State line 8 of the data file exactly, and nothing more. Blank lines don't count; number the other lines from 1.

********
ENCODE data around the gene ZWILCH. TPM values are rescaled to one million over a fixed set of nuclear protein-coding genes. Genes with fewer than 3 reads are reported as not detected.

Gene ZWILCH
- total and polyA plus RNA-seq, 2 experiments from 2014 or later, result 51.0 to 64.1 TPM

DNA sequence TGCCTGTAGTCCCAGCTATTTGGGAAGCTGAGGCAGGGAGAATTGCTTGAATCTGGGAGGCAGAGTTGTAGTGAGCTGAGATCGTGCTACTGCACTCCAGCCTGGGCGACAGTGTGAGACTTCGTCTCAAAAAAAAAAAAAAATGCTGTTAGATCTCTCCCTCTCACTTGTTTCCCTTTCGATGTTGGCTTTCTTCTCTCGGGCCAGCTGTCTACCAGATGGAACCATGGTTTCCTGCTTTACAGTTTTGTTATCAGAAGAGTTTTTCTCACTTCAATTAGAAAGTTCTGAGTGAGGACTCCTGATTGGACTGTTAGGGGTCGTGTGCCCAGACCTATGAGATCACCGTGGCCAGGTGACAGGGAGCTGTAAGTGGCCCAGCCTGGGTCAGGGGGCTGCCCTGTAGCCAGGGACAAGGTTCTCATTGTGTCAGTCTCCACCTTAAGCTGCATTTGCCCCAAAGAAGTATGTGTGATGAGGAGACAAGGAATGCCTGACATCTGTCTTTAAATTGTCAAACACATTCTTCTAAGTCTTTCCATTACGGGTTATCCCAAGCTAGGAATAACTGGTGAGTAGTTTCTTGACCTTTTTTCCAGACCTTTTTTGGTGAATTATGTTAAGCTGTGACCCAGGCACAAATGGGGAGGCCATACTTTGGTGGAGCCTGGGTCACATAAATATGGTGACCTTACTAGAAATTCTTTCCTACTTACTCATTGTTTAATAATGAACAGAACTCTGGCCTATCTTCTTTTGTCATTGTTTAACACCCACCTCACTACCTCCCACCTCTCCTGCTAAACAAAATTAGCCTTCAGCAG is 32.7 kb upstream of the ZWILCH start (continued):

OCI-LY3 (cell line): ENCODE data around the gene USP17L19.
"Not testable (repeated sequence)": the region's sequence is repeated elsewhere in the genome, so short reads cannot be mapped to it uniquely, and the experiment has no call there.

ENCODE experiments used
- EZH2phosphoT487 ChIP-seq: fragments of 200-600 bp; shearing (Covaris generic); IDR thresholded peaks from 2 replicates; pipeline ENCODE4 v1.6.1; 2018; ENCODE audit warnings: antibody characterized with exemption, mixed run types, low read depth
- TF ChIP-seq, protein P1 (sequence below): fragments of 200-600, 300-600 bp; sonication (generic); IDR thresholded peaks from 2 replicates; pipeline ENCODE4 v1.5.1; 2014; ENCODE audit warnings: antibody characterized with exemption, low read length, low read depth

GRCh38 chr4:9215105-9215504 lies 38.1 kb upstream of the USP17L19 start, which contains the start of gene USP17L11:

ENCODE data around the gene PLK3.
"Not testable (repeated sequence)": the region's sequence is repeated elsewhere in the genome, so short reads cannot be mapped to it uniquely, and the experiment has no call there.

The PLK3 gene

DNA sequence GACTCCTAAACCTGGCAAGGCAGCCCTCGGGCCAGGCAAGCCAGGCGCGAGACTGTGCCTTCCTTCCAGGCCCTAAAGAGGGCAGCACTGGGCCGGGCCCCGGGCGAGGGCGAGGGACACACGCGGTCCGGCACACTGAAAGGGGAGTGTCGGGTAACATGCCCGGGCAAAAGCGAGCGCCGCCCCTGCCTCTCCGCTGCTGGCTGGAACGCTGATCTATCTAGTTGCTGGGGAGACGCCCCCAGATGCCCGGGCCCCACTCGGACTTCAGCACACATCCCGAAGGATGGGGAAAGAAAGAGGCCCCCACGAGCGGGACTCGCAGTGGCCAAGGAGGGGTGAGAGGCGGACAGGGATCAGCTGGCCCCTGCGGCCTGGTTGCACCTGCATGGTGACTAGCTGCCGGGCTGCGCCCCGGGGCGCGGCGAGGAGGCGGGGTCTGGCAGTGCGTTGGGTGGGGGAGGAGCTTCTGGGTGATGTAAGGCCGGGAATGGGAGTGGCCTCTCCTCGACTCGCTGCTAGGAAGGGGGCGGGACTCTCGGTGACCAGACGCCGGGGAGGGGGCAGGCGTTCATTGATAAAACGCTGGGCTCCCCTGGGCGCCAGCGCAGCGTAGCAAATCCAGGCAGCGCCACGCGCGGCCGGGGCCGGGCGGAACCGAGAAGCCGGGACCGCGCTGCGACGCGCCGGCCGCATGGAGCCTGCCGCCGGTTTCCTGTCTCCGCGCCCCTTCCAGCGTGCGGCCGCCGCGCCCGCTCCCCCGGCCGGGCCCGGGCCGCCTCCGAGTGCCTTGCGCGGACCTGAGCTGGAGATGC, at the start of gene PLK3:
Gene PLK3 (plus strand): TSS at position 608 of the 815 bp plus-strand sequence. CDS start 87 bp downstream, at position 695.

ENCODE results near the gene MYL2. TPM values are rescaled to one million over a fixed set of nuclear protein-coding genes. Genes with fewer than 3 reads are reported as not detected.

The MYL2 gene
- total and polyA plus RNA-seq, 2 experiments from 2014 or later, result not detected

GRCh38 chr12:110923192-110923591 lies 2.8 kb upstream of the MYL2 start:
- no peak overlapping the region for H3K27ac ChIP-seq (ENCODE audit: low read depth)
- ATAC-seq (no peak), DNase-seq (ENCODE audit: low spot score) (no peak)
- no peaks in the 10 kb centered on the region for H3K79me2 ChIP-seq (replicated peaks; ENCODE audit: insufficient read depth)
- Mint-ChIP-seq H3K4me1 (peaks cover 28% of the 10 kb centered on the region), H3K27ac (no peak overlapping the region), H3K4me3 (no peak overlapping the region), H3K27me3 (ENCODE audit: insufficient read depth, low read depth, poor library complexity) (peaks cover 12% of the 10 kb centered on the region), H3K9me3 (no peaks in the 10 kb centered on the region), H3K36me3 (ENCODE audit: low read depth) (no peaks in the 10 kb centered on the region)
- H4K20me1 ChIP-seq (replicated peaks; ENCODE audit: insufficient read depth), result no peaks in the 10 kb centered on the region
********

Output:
- EZH2phosphoT487 ChIP-seq: fragments of 200-600 bp; shearing (Covaris generic); IDR thresholded peaks from 2 replicates; pipeline ENCODE4 v1.6.1; 2018; ENCODE audit warnings: antibody characterized with exemption, mixed run types, low read depth